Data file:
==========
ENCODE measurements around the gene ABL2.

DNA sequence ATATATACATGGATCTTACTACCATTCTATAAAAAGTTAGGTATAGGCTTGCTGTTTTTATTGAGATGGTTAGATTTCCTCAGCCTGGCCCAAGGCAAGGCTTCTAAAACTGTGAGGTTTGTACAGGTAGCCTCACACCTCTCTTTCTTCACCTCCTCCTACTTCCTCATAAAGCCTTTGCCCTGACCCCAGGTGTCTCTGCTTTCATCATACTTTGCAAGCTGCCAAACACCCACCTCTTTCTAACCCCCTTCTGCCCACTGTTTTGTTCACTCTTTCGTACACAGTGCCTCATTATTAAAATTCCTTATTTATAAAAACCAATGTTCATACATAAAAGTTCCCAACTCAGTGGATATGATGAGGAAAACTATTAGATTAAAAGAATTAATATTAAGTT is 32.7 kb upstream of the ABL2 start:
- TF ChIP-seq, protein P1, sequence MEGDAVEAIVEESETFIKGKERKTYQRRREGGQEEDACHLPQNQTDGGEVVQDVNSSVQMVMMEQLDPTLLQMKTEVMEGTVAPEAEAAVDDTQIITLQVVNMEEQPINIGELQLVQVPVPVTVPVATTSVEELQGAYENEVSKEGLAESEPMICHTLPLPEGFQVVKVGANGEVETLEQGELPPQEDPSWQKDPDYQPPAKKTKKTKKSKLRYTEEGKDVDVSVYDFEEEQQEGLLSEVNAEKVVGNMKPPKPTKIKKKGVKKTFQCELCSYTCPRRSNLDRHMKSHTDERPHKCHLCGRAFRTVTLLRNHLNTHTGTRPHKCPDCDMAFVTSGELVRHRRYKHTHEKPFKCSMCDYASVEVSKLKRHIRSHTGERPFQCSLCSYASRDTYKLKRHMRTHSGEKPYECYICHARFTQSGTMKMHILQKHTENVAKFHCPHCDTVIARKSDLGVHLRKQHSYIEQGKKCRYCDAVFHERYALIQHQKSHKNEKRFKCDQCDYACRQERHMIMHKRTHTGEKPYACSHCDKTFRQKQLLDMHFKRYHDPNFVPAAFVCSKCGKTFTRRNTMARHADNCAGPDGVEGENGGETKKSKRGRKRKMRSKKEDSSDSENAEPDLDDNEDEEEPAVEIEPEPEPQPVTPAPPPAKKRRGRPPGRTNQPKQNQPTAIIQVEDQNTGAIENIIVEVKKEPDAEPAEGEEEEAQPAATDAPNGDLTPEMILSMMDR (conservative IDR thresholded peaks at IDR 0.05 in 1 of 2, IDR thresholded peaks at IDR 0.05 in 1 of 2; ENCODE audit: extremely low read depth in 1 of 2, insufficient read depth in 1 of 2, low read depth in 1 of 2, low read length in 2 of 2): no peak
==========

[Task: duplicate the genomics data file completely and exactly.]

ENCODE measurements around the gene ABL2.

DNA sequence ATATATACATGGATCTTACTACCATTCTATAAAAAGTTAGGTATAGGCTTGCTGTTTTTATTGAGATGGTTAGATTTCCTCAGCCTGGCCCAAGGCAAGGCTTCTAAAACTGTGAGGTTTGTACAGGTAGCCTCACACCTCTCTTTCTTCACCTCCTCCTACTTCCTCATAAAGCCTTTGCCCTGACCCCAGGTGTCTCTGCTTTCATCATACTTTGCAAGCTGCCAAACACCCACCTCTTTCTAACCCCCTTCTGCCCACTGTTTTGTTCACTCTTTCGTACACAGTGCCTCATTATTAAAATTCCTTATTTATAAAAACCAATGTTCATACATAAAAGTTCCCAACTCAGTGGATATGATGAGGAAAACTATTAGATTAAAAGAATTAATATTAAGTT is 32.7 kb upstream of the ABL2 start:
- TF ChIP-seq, protein P1, sequence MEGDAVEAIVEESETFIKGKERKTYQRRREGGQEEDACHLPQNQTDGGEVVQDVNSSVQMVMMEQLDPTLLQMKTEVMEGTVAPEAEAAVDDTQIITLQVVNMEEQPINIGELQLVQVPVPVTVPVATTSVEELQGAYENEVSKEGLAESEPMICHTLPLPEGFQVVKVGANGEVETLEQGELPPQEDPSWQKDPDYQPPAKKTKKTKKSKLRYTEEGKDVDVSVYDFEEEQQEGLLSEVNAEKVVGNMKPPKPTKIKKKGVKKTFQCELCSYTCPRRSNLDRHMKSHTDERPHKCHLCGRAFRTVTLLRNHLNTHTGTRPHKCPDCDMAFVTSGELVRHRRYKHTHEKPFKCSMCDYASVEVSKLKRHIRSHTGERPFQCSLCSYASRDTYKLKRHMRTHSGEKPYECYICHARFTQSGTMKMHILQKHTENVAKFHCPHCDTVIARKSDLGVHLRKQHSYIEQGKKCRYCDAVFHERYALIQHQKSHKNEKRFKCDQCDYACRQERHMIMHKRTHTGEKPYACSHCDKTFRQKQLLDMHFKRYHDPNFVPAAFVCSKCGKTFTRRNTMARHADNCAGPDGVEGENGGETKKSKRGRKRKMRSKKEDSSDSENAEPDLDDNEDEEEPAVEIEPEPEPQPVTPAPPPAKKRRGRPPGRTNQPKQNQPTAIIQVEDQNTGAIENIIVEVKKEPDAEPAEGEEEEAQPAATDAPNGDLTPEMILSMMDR (conservative IDR thresholded peaks at IDR 0.05 in 1 of 2, IDR thresholded peaks at IDR 0.05 in 1 of 2; ENCODE audit: extremely low read depth in 1 of 2, insufficient read depth in 1 of 2, low read depth in 1 of 2, low read length in 2 of 2): no peak